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Hackney Carriage and Private Hire Driver Equality Act 2010 medical exemptions policy.

The Equality Act 2010 places a number of legal duties on licensed drivers when transporting disabled passengers.

Assistance dogs

The Equality Act 2010 places duties on both licensed Hackney Carriage and Private Hire Vehicle Drivers to carry guide, hearing and other assistance dogs accompanying disabled people, and to do so without additional charge.

These duties apply equally to dogs provided by UK charities affiliated with Assistance Dogs UK, equivalent overseas organisations, or assistance dogs which have been trained by their owners; and regardless of whether the dog is wearing a recognisable harness or jacket, or subject to formal certification. Where a prospective passenger informs a driver that a dog they wish to travel with is an assistance dog, this should be accepted at face value.

Assistance dogs are trained to ride with their owner in the main passenger compartment of a vehicle, usually lying at their feet, and the owner will instruct their dog to enter and exit the vehicle. Passengers with assistance dogs should be asked if they have any preference over which seat they sit in the vehicle – some may prefer to sit in the front passenger seat of a saloon vehicle, as the larger footwell can offer more space for the dog to sit in. Drivers should be prepared to provide any other reasonable assistance requested by the passenger; however it is unlikely that assistance dogs will require assistance in entering or exiting most vehicles beyond opening the passenger door. Drivers should not try to separate assistance dogs from their owners by insisting that the dog rides in a different part of the vehicle – doing so may cause distress to both the dog and the owner. Assistance dogs may ride in the rear load space of an estate car, if the dog’s owner consents to this.

Assistance dogs are bred and selected for their calm nature, and receive substantial specialist training before beginning their roles. They are subject to regular grooming and veterinary health checks. While we recognise that a number of drivers who are not experienced with dogs may feel uneasy at being in such close proximity to one, this does not constitute valid grounds for refusing to carry a passenger with an assistance dog. Similarly, religious beliefs also do not provide grounds for refusing to carry assistance dogs in taxis and private hire vehicles, nor other legal requirements under UK law.

Drivers with certain medical conditions that are aggravated by exposure to dogs may be exempted from these requirements on medical grounds.

Exemption from carrying assistance dogs which accompany disabled persons, can only be sought on medical grounds.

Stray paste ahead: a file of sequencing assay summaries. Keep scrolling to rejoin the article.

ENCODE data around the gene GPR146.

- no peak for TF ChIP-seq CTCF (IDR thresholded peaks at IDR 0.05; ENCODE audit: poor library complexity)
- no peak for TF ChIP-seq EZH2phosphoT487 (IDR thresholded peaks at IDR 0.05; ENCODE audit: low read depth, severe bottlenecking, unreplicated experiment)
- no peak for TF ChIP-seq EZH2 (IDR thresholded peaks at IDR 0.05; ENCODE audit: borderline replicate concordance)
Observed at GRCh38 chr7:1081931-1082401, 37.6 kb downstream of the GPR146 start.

Therefore, applicants will need to demonstrate the grounds for applying this exemption by providing medical evidence to the licensing authority.

The main reasons a hackney carriage or private hire vehicle driver may wish to apply for a medical exemption are:

  1. if they have a condition such as severe asthma, that is aggravated by contact with dogs;
  2. if they are allergic to dogs; or
  3. if they have an acute phobia to dogs.

The licensing authority, therefore, expects the number of drivers likely to be eligible for an exemption to be very low.

To apply for an exemption for the carriage of assistance dogs, the Carriage of assistance dogs exemption: application form must be completed by a Specialist Medical Practitioner.

Examples of suitable medical professionals include, but are not limited to:

  1. specialist / consultant
  2. specialist nurse (for example, an asthma nurse)
  3. practice nurses
  4. the council’s nominated independent doctor

In exceptional circumstances, but only where no other alternatives are available, the licensing authority may consider evidence from the applicant’s General Practitioner.

The form must be accompanied by sufficient evidence of the allergy e.g. allergen test results, clinical history etc. A simple statement from a medical professional will not be considered as sufficient for the purpose of the exemption request. 

If a driver has a chronic phobia to dogs, the licensing authority would expect this to be supported by a report from a psychiatrist or clinical psychologist before a driver is granted an exemption.

The applicant will be responsible for all costs associated in the provision of the necessary medical evidence.

If an exemption from carrying assistance dogs is granted, an exemption certificate and badge as prescribed by law will be issued to the driver. 

An exemption will be granted for a specified period of time as determined by the licensing authority.

Consideration will be given to the type of Hackney Carriage vehicle that will be driven. Particular consideration will be given to the interior of the vehicle, and whether the vehicle has a partition separating the driver from the assistance dog and passenger.